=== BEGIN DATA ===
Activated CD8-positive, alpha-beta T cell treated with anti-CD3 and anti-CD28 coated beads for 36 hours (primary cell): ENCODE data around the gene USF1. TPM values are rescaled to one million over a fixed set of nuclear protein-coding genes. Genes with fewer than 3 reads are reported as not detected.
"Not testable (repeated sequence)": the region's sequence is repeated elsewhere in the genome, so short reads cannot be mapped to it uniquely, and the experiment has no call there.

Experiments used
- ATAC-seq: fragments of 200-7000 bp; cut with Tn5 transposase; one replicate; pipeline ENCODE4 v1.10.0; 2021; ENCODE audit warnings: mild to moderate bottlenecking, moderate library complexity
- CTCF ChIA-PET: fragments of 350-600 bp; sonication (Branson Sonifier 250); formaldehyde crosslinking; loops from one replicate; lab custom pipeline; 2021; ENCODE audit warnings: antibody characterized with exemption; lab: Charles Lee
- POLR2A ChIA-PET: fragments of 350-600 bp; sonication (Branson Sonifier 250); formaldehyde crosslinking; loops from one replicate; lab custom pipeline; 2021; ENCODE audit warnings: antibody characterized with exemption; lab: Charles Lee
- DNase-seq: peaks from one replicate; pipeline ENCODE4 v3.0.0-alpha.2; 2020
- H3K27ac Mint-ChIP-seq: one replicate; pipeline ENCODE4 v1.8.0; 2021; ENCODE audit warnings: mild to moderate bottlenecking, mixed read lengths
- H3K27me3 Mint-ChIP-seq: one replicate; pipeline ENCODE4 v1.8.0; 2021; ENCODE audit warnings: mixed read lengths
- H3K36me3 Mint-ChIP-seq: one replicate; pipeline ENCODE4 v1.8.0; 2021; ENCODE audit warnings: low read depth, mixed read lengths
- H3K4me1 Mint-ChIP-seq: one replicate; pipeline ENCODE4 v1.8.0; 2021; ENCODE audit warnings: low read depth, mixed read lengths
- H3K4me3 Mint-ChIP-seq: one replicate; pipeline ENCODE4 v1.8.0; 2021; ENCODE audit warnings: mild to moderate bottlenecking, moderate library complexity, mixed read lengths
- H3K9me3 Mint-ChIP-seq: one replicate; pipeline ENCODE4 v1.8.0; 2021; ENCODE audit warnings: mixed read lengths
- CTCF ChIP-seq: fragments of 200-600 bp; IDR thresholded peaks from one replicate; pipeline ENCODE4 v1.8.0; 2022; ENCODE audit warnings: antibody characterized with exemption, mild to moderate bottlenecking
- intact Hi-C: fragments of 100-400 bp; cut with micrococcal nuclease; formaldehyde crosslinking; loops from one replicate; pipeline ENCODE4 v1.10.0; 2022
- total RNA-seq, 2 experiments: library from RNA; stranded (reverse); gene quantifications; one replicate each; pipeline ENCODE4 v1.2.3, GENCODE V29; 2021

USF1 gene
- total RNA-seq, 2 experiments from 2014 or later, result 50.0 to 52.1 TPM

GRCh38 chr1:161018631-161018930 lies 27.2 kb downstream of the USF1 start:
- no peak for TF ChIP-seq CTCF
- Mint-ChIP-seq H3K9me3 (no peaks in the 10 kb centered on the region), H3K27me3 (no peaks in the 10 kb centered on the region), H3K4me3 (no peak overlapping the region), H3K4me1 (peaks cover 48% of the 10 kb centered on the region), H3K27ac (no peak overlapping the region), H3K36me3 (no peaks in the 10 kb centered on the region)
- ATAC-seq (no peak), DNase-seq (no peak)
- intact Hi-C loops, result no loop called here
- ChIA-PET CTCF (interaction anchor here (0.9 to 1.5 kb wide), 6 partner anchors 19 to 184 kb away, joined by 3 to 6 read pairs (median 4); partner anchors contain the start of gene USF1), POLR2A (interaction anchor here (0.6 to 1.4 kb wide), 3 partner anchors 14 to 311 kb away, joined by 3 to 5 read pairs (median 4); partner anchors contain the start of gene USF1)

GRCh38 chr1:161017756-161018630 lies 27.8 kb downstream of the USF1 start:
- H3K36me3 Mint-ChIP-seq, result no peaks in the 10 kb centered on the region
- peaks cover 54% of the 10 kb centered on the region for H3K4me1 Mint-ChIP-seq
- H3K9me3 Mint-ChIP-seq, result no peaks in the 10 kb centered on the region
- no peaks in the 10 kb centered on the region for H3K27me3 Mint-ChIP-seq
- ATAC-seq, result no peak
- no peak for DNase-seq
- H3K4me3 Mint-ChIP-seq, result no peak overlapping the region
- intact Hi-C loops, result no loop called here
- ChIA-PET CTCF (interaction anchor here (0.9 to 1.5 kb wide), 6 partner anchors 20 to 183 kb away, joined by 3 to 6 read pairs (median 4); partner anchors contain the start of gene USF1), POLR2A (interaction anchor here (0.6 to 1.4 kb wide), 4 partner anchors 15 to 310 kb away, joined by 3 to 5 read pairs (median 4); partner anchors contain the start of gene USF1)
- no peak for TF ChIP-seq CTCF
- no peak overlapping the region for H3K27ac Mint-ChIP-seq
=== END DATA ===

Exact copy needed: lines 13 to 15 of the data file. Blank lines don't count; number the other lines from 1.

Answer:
- H3K9me3 Mint-ChIP-seq: one replicate; pipeline ENCODE4 v1.8.0; 2021; ENCODE audit warnings: mixed read lengths
- CTCF ChIP-seq: fragments of 200-600 bp; IDR thresholded peaks from one replicate; pipeline ENCODE4 v1.8.0; 2022; ENCODE audit warnings: antibody characterized with exemption, mild to moderate bottlenecking
- intact Hi-C: fragments of 100-400 bp; cut with micrococcal nuclease; formaldehyde crosslinking; loops from one replicate; pipeline ENCODE4 v1.10.0; 2022